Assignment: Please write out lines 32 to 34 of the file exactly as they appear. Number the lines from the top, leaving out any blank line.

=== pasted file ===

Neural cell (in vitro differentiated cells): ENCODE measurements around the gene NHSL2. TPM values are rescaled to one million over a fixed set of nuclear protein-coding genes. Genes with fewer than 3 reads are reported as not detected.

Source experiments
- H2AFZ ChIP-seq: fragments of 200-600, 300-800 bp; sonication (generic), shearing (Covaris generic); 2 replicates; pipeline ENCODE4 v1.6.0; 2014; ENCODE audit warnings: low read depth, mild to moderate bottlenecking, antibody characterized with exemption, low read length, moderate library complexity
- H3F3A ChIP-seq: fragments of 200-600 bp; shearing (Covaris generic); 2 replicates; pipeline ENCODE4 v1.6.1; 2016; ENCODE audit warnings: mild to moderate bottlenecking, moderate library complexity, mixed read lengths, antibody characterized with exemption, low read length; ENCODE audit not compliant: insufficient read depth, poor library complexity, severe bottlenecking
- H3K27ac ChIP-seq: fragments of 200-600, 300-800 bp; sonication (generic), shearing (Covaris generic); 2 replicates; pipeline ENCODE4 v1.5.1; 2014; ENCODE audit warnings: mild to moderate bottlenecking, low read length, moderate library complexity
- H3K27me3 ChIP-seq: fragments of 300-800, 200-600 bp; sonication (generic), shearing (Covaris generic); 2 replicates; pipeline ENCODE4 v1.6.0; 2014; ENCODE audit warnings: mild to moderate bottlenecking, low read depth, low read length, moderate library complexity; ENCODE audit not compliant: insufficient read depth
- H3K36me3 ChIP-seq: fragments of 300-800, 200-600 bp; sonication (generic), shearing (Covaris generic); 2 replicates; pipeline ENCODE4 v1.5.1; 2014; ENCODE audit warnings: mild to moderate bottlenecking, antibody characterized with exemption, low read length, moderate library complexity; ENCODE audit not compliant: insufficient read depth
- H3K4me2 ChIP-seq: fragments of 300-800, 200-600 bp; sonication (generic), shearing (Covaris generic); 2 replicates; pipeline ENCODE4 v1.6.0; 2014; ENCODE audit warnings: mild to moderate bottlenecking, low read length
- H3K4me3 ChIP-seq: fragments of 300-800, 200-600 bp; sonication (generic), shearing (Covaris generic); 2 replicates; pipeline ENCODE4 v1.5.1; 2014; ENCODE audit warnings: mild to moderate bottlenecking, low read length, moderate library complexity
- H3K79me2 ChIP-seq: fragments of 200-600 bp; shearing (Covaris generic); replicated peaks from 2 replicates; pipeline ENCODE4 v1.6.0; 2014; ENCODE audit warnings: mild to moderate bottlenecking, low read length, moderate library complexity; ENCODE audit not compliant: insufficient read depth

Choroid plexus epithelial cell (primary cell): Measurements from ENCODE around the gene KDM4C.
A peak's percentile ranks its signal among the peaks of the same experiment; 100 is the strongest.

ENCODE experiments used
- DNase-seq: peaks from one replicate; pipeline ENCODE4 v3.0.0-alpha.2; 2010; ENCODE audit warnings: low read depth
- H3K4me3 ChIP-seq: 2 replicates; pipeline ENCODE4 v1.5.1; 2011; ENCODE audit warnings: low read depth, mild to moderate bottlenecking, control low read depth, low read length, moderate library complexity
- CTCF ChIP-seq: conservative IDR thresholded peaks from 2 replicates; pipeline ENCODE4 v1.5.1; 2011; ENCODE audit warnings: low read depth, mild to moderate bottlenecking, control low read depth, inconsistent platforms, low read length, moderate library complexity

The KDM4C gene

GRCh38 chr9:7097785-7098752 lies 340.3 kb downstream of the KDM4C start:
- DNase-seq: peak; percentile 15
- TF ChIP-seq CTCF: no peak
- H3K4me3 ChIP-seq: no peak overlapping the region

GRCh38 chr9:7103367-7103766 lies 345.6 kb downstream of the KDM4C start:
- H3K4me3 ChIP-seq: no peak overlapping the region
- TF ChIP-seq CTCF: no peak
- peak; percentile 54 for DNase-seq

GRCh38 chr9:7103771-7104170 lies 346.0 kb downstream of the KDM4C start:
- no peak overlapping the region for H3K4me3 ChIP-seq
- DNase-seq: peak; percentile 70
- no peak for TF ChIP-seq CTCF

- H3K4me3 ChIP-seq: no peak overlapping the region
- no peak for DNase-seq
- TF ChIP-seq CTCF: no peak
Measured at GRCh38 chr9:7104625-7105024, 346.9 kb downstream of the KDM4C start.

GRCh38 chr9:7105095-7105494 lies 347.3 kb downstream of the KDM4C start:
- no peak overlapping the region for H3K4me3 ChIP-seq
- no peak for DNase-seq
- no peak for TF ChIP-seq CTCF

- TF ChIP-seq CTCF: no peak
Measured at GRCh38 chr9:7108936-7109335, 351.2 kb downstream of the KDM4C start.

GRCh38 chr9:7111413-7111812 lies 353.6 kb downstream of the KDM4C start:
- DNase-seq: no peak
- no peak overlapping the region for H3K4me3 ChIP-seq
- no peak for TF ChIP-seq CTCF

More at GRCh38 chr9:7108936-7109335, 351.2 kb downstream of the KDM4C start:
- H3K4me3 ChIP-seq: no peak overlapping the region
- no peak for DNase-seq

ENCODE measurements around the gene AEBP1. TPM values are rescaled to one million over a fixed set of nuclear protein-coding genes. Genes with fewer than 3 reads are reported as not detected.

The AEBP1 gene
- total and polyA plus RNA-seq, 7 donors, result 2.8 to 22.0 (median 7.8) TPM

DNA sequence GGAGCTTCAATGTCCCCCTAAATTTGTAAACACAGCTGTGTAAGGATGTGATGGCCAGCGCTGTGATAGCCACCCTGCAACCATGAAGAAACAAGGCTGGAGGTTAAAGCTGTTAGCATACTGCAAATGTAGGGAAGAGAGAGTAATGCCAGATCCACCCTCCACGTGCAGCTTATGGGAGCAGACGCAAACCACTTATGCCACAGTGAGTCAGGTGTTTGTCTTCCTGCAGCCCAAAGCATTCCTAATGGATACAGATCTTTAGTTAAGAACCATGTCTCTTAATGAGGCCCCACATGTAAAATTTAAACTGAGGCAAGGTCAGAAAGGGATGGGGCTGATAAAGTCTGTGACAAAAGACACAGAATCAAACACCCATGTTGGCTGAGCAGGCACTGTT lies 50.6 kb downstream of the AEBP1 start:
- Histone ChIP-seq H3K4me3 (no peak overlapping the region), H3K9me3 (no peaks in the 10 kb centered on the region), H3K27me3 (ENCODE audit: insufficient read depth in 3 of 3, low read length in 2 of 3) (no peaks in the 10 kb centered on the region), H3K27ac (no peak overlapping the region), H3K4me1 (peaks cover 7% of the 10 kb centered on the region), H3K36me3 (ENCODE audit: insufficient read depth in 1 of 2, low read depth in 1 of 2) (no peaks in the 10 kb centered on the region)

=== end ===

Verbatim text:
- TF ChIP-seq CTCF: no peak
Measured at GRCh38 chr9:7104625-7105024, 346.9 kb downstream of the KDM4C start.

GRCh38 chr9:7105095-7105494 lies 347.3 kb downstream of the KDM4C start: